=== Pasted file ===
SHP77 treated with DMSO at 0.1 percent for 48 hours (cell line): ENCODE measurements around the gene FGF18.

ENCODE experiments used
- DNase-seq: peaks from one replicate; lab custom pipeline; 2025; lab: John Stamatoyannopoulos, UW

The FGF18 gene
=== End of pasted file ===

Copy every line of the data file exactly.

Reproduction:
SHP77 treated with DMSO at 0.1 percent for 48 hours (cell line): ENCODE measurements around the gene FGF18.

ENCODE experiments used
- DNase-seq: peaks from one replicate; lab custom pipeline; 2025; lab: John Stamatoyannopoulos, UW

The FGF18 gene